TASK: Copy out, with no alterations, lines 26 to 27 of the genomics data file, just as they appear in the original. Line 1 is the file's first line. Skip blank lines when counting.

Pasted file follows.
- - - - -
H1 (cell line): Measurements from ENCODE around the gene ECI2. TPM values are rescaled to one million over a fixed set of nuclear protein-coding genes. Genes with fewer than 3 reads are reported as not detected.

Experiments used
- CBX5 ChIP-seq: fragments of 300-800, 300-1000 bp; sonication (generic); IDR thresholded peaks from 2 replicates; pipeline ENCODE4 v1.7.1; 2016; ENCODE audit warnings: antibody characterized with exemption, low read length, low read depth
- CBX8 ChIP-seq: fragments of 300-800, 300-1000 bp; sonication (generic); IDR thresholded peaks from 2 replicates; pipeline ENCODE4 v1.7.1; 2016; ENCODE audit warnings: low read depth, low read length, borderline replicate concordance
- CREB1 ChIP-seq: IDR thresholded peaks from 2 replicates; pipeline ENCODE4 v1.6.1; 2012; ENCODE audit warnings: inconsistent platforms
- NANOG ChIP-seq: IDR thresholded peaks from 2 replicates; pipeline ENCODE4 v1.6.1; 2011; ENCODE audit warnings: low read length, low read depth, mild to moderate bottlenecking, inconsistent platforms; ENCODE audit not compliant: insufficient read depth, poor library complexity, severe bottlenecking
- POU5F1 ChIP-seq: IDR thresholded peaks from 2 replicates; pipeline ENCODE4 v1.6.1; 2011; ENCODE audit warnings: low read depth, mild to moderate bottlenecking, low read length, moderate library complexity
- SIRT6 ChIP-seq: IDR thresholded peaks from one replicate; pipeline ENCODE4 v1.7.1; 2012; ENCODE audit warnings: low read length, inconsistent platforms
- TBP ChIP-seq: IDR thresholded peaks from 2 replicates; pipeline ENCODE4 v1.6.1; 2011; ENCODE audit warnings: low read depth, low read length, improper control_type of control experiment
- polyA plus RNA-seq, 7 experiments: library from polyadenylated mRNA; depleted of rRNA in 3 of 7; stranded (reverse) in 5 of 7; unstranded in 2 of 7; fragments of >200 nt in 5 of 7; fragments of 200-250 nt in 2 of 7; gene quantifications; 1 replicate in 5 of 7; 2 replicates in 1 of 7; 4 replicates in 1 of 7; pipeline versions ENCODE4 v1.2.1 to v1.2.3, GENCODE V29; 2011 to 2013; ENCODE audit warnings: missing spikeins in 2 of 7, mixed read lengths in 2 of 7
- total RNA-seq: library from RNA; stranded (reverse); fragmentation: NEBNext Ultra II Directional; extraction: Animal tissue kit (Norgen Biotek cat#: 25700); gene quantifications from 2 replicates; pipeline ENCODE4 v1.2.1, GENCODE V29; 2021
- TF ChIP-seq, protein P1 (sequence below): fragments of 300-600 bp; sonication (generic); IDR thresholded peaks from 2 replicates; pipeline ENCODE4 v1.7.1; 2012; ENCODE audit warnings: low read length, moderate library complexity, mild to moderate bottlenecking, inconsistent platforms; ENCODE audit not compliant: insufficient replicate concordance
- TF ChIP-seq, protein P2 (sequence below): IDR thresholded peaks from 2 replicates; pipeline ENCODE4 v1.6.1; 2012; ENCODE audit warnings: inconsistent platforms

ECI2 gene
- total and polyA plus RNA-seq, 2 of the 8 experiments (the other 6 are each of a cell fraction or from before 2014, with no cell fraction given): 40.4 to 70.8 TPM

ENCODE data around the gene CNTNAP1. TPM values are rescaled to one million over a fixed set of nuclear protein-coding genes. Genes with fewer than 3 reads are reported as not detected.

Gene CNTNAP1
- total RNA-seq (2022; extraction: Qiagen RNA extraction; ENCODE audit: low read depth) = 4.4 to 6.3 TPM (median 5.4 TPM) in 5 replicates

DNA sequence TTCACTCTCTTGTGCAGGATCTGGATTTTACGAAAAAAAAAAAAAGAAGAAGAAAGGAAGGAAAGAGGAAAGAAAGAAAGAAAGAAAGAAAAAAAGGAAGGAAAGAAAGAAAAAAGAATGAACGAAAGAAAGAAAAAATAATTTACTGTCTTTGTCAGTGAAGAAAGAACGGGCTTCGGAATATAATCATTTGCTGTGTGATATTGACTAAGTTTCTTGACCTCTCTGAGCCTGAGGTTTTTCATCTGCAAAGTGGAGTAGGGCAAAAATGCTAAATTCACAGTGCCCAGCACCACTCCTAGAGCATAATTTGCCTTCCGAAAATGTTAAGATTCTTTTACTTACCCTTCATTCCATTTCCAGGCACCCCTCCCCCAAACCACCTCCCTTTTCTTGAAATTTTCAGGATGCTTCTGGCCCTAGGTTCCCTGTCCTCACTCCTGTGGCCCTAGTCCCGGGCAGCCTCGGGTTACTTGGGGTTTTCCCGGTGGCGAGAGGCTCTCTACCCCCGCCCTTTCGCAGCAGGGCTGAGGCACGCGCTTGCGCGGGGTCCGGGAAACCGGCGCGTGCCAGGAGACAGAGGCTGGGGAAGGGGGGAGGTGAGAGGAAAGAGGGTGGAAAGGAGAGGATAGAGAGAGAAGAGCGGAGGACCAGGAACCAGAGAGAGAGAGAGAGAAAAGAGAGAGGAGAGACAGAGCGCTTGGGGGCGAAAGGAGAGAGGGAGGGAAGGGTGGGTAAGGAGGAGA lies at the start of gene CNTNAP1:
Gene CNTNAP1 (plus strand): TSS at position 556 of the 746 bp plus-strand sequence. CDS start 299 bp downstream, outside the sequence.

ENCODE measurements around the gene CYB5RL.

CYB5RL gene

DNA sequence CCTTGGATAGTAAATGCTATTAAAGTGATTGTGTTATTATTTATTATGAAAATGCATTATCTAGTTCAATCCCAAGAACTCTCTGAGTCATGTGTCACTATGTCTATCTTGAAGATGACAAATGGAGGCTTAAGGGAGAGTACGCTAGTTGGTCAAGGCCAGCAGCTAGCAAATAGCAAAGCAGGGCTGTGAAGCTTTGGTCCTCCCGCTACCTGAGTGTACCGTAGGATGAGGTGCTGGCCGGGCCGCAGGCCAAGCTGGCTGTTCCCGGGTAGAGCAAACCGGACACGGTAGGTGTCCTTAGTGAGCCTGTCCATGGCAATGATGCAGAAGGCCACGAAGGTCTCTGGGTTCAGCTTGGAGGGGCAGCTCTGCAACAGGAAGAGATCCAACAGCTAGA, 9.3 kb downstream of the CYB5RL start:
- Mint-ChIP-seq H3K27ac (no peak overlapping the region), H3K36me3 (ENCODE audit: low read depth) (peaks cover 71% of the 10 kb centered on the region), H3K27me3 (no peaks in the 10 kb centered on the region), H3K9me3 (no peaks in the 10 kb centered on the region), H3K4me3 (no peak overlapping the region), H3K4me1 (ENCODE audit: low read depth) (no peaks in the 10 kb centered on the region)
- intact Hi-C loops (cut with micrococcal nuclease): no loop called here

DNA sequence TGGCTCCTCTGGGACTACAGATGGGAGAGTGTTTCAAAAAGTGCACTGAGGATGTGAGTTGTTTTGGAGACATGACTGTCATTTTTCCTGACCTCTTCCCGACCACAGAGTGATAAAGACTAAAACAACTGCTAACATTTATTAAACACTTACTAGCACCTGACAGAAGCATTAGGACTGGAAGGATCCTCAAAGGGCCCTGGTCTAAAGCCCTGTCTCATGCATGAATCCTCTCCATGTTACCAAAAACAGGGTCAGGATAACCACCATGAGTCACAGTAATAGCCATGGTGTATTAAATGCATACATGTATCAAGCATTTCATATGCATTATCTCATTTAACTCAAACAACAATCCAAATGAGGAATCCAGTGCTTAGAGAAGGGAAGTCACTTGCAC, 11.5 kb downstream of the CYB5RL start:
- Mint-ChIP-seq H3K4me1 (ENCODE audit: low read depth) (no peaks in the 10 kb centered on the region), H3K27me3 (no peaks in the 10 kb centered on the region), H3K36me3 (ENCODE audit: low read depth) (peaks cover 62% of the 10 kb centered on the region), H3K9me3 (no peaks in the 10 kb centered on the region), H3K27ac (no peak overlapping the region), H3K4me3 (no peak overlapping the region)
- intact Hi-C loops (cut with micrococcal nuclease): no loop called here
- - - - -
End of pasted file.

DNA sequence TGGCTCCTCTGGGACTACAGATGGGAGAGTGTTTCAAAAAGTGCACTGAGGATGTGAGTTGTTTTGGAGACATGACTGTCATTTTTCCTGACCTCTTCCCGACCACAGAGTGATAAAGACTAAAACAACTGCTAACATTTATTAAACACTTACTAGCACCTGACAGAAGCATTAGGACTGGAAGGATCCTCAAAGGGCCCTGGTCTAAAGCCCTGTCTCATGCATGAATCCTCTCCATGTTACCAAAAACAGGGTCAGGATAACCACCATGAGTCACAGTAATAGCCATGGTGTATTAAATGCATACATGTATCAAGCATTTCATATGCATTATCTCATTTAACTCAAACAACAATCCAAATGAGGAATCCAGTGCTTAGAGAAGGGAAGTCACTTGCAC, 11.5 kb downstream of the CYB5RL start:
- Mint-ChIP-seq H3K4me1 (ENCODE audit: low read depth) (no peaks in the 10 kb centered on the region), H3K27me3 (no peaks in the 10 kb centered on the region), H3K36me3 (ENCODE audit: low read depth) (peaks cover 62% of the 10 kb centered on the region), H3K9me3 (no peaks in the 10 kb centered on the region), H3K27ac (no peak overlapping the region), H3K4me3 (no peak overlapping the region)